A Beginner’s Approach To Plein Air Painting

Plein air painting intrigues and intimidates the heck out of me.  I thoroughly enjoy the time out in nature painting en plein air, but I end up moaning with frustration as to painting what is in front of me.

When it comes to painting outside I get so overloaded with “information” that I just freeze up and have no idea how to proceed.  But I’ve never been one to quit easily, so I’m inching my way into plein air painting very, very gently.  I hope that others who likewise struggle may find this beginner’s approach an encouragement.

I got the notion one afternoon this past week, to try “plein air” close to home.  We’re talking VERY close to home, just a few paces out my front door.  I chose a little succulent plant off my wrought iron plant-stand, placed it on the sidewalk and plopped myself down on the ground next to it.

With my pochade box in my lap, I proceeded to paint this simple composition.  By choosing just the plant, I could control how much/or little information I was dealing with.  Here are the illustrated and annotated baby-steps I took:

  1. As you can see, my little succulent plant was dramatically backlit by the sun.  If I’d known better I would have waited later in the day to paint, as the sun was sizzling hot and bright.  I realized that these are the types of things plein air painters learn by experience. succulent-still-life-1
  2. Here’s my pochade box with my two colors of paint, a warm and cool yellow, red and blue.  And white of course, since I paint with gouache. That’s a sealed and primed piece of cardboard with texture that you see taped to my pochade box.

succulent-still-life-2

3. Next I toned my board with red-orange which really worked out well for this piece.  Gouache dries so so quickly that I was able to paint over it immediately.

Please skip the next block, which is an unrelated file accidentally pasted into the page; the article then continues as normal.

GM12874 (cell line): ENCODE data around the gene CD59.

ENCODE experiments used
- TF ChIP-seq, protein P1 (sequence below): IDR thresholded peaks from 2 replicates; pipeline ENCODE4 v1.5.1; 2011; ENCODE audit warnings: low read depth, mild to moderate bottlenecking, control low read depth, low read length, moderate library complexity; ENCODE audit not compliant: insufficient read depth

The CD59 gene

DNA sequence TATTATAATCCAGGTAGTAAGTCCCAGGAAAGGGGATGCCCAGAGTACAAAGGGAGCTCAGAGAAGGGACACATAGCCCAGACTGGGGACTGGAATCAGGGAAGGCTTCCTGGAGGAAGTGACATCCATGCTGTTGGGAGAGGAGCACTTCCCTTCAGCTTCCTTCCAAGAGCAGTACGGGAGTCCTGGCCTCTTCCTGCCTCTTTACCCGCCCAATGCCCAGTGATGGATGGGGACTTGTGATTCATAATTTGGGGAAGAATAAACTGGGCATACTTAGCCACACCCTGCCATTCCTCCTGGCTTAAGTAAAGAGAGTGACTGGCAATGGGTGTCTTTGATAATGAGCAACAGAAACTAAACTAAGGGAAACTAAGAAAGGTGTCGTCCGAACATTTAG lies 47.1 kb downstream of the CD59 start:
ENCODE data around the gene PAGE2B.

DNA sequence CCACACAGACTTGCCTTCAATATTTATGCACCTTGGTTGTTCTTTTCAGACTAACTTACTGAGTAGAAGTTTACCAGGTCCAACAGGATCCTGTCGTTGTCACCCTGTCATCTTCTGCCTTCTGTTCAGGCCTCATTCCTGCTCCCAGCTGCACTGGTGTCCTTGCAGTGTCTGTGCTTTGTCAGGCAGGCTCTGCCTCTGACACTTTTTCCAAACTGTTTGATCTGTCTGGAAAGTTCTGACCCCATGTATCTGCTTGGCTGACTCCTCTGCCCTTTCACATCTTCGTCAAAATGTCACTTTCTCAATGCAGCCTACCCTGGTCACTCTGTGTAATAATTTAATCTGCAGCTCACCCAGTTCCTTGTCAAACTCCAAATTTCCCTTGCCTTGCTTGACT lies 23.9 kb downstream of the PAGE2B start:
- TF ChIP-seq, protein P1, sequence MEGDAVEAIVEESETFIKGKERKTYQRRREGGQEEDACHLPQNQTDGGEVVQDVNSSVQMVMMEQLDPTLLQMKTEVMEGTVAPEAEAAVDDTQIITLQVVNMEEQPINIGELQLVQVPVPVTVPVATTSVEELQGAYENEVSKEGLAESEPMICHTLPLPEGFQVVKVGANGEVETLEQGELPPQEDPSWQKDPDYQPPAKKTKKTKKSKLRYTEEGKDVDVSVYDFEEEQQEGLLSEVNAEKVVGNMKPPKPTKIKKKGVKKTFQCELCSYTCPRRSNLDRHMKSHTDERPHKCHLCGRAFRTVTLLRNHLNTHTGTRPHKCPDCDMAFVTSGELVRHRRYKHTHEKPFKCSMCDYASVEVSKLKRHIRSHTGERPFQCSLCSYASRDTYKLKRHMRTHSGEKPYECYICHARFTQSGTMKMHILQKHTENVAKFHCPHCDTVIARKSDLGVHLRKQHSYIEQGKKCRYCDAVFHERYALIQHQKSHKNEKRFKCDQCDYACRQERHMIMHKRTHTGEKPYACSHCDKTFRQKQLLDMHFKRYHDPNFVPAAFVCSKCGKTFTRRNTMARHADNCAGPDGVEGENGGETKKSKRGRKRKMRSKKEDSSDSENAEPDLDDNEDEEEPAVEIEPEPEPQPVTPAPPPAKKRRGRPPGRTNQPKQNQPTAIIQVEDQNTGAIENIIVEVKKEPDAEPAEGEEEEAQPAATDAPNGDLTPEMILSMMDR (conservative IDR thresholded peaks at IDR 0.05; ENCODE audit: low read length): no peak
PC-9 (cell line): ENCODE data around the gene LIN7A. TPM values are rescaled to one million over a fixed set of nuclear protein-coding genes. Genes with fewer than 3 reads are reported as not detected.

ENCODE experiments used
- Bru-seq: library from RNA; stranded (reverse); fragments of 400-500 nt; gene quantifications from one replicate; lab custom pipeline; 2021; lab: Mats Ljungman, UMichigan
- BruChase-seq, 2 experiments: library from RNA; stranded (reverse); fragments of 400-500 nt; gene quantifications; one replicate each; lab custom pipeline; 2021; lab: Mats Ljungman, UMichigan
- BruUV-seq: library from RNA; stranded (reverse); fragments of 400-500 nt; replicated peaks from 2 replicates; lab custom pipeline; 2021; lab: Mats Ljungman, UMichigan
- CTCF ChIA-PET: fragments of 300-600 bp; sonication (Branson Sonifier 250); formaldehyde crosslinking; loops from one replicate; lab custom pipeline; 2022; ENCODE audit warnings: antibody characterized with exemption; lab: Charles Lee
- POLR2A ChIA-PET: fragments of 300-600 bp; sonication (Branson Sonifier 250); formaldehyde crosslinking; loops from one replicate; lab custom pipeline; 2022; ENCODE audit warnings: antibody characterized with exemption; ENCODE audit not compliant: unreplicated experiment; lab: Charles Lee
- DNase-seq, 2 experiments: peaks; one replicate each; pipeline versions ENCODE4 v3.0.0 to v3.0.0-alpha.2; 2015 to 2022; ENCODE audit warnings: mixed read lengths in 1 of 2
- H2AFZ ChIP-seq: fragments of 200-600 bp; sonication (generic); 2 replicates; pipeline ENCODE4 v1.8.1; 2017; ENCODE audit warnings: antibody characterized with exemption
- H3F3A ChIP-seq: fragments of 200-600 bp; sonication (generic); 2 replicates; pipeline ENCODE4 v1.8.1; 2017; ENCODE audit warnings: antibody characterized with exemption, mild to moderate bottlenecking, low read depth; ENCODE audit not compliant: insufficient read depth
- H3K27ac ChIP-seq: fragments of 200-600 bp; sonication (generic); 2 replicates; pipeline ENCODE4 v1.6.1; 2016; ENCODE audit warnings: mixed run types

succulent-still-life-3

4. Below you can see how far I progressed with my painting out-of-doors, not bad, about 90% completed.  I had to get out of the heat at this point as I was practically blinded by the scalding sun, so the rest of the painting was finished up inside at my art desk.  But I did it!  Some may consider this a still life, but for this painter, it was my entrée into the world of plein air. And I can’t wait to try more.  Just one little baby-step at a time. : )

succulent-still-life-4

And here’s my finished piece below – “Succulent Sunbath” – just a wee bit more paint and some strokes of my customary india ink.

SucculentSunbath-2013FEBW-500x700

Artist/Guest Author: Joanie Springer, a late-blooming artist, loves to paint with opaque watercolor / gouache as if it were oil paint, and archivally prepped cardboard is one of her favorite supports.  See more of her art, art tips, and FREE art tutorial at her website: www.ARTfortheSOULofit.com.

*****

Thank you Joanie for sharing another great guest post. I hope you all enjoyed Joanie’s beginning approach to plein air painting!

You can see more art on my website,  LoriMcNee.com, and let’s meet on Facebook  Fine Art Tips Facebook Fan Page, on Twitter, Google Plus and on PinterestBe sure and check out and my fine art prints and notecards on Fine Art America.! ~Lori

 

2013-06-28T09:28:02+00:00 April 22nd, 2013|Fine Art Tips, General, How To Paint, Draw & More, Plein Air|23 Comments

23 Comments

  1. Jeano April 22, 2013 at 1:41 pm

    Love this!~ one of my favorite techniques, letting the background of red peek through. Nice work! Jeano

    • Lori McNee April 22, 2013 at 2:01 pm

      Glad you enjoyed this post. I love red peeking through too.

      Happy painting!
      Lori

    • Joanie May 3, 2013 at 11:57 am

      HI Jeano,
      Yes, it really worked on this painting, and you know, i did that rather spontaneously. Got to try that again…or better yet, prep a few boards and have a stack of them ready to go. Thanks for commenting.

  2. Ian McKendrick April 23, 2013 at 1:29 am

    Thanks for sharing your tips Joanie,
    You have given us some great ideas in your article, and now the weather is getting better in the UK (giving more opportunities for painting outdoors for us fair weather artists!) I will turn some of your tips into personal actions and goals which I’m sure will help me on my watercolour journey 🙂

    Ian

    • Joanie May 3, 2013 at 11:48 am

      Hi Ian,

      Glad you enjoyed my plein air experience. I had an art pal come visit for a week and she dragged me out to a local winery, and you know what…i’m starting to really enjoy plein air. I’m not up for hiking miles but it there’s a nice view and a few seats…well, then I’m game. Works great with my gouache and a pochade box. Enjoy!

  3. Wendy April 28, 2013 at 3:42 pm

    I seldom paint or draw outside, but your tutorial is making me consider it. There is something about being closer to nature to inspire one. Thanks for the great post. 🙂